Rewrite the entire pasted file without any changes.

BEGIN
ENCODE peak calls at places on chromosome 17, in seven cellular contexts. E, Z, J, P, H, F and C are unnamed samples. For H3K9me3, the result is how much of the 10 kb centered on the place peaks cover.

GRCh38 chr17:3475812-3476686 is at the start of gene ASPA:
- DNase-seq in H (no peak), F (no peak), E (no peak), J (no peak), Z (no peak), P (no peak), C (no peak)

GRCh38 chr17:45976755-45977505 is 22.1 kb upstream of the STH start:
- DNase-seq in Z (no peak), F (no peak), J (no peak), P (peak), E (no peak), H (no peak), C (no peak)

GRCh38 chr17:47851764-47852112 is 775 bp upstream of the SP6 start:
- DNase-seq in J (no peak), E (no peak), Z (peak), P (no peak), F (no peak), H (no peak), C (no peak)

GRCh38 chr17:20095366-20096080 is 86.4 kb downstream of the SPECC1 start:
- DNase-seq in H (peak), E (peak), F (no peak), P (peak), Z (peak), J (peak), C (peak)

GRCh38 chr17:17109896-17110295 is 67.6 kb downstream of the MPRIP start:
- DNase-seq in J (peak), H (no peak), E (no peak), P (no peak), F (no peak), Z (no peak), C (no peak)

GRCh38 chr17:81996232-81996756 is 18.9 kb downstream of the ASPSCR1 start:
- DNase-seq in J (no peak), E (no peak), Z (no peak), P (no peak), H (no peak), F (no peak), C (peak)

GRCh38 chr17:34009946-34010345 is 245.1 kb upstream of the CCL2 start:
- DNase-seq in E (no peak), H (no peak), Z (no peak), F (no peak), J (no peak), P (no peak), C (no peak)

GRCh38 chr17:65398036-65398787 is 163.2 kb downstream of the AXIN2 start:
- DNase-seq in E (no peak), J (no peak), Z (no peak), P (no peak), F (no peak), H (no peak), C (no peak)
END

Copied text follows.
ENCODE peak calls at places on chromosome 17, in seven cellular contexts. E, Z, J, P, H, F and C are unnamed samples. For H3K9me3, the result is how much of the 10 kb centered on the place peaks cover.

GRCh38 chr17:3475812-3476686 is at the start of gene ASPA:
- DNase-seq in H (no peak), F (no peak), E (no peak), J (no peak), Z (no peak), P (no peak), C (no peak)

GRCh38 chr17:45976755-45977505 is 22.1 kb upstream of the STH start:
- DNase-seq in Z (no peak), F (no peak), J (no peak), P (peak), E (no peak), H (no peak), C (no peak)

GRCh38 chr17:47851764-47852112 is 775 bp upstream of the SP6 start:
- DNase-seq in J (no peak), E (no peak), Z (peak), P (no peak), F (no peak), H (no peak), C (no peak)

GRCh38 chr17:20095366-20096080 is 86.4 kb downstream of the SPECC1 start:
- DNase-seq in H (peak), E (peak), F (no peak), P (peak), Z (peak), J (peak), C (peak)

GRCh38 chr17:17109896-17110295 is 67.6 kb downstream of the MPRIP start:
- DNase-seq in J (peak), H (no peak), E (no peak), P (no peak), F (no peak), Z (no peak), C (no peak)

GRCh38 chr17:81996232-81996756 is 18.9 kb downstream of the ASPSCR1 start:
- DNase-seq in J (no peak), E (no peak), Z (no peak), P (no peak), H (no peak), F (no peak), C (peak)

GRCh38 chr17:34009946-34010345 is 245.1 kb upstream of the CCL2 start:
- DNase-seq in E (no peak), H (no peak), Z (no peak), F (no peak), J (no peak), P (no peak), C (no peak)

GRCh38 chr17:65398036-65398787 is 163.2 kb downstream of the AXIN2 start:
- DNase-seq in E (no peak), J (no peak), Z (no peak), P (no peak), F (no peak), H (no peak), C (no peak)